Another function of the block texturing and complex clipping processor 42 is rectangular clipping. The processor 42 provides two modes of rectangular clipping. These are inside clipping and outside clipping. The rectangular clip section 62 includes a set of registers 86, 88, 90, 92 used to programmably define the size and location of the rectangular clip window such as the window 80. The rectangular clip window is defined by two points, the upper left hand corner 96 and the lower right hand corner 98. This specifies the rectangular region 80 that ranges from 0 to 4,095 pixels in both the x and y directions. The cogenerator 10 automatically inputs the next bit mapped memory 22 address into the rectangular clip registers 86-92.
If rectangular clipping has been activated, a rectangular mask generator 100 controlled by the cogenerator 10, automatically clips as it draws any primitive. As the drawing address changes, the cogenerator 10 continually performs comparisons between the current bit mapped memory 22 address and x, y pixel addresses defined by the clipping window boundary. If the pixels are members of the region to be clipped (pixels inside the clip window), the cogenerator 10 will simply ignore these pixels and continue processing. If the pixels are members of the clipped region, the cogenerator 10 then writes into the bit mapped memory 22 and continues processing the primitive. It will be seen that it is possible for a drawing operation performed by the cogenerator 10 to enter and exit a clipping window multiple times. To perform this function, the rectangular clip signals output from the rectangular mask generator 100 are then combined with the textured primitive signal set output from the AND function 72 in a second AND function 104. This results in the rectangular clip window overlaying a textured primitive.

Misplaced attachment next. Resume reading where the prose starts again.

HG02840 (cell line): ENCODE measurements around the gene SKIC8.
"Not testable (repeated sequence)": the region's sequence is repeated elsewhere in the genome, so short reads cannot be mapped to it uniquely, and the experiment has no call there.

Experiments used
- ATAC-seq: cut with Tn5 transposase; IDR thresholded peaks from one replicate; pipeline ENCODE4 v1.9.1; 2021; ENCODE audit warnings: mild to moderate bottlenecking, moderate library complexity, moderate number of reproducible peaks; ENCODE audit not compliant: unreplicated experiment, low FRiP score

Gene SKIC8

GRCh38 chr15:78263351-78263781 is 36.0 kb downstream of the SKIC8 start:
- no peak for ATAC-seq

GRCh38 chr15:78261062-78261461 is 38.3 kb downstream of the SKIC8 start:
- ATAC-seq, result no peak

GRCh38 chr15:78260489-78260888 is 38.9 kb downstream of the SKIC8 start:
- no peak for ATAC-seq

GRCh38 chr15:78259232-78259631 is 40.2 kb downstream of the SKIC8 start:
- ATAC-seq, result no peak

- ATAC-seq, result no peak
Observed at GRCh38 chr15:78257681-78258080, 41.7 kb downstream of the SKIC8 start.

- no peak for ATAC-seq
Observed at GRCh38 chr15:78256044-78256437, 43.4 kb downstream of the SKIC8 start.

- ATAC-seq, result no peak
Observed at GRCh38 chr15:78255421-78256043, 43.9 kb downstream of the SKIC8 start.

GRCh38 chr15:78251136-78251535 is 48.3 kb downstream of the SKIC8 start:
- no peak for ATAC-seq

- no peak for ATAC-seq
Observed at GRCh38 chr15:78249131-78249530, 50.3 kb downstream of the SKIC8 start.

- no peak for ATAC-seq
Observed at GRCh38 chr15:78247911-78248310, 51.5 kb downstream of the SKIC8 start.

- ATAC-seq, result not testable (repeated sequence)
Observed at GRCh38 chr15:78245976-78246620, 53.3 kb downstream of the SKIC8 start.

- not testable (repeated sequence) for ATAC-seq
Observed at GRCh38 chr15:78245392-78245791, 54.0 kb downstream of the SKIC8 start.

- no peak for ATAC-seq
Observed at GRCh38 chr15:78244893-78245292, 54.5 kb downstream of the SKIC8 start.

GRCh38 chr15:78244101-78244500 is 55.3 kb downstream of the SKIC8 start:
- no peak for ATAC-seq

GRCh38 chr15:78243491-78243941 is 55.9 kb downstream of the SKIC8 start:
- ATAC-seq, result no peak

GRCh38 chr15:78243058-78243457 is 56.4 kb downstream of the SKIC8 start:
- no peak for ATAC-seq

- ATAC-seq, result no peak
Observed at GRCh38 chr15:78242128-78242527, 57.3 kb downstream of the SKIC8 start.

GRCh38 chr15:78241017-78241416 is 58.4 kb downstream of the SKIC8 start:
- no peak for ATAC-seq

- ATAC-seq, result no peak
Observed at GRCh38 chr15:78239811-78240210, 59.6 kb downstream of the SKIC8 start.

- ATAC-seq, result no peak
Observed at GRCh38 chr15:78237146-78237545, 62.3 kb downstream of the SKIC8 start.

As a further feature of the invention, the clipping function and the rectangular clip functions are performed both in the conventional manner of outside clipping in which pixels exterior of a primitive are clipped or in the reverse manner of inside clipping in which pixels inside the primitive are clipped. This is effected by a programmable clip in/clip out control 102 which reverses the masking function for the rectangular clip function or by reversing the generation of drawing ones and drawing zeroes patterns as described above for complex clip windows.
To provide for "picking" the rectangular clip function further includes means for comparing primitives and clip window boundaries. As the cogenerator 10 processes a primitive and simultaneously performs rectangular clip mask functions, the cogenerator 10 determines whether a particular primitive lies within a clip window. This function can be used to automatically expand or contract clip windows to match primitive dimensions and is indicated by the output of status register 103.
Referring to FIG. 5, there is shown an example of a graphic display 83 resulting from the functions above described. The display includes a rectangular window 82, inside of which is drawn a polygon primitive 106, the primitive being an area fill primitive which is rendered with a texture pattern 108, and over which a rectangular clip window 80 is drawn. The texture pattern 108 is a texture pattern stored within the display memory 26 at a texture base address 110. The complex clip mask area 112 is a complex clip mask generated initially by applying drawing ones to the display memory 26 and then overlaying portions of the drawing ones with drawing zeros as described above.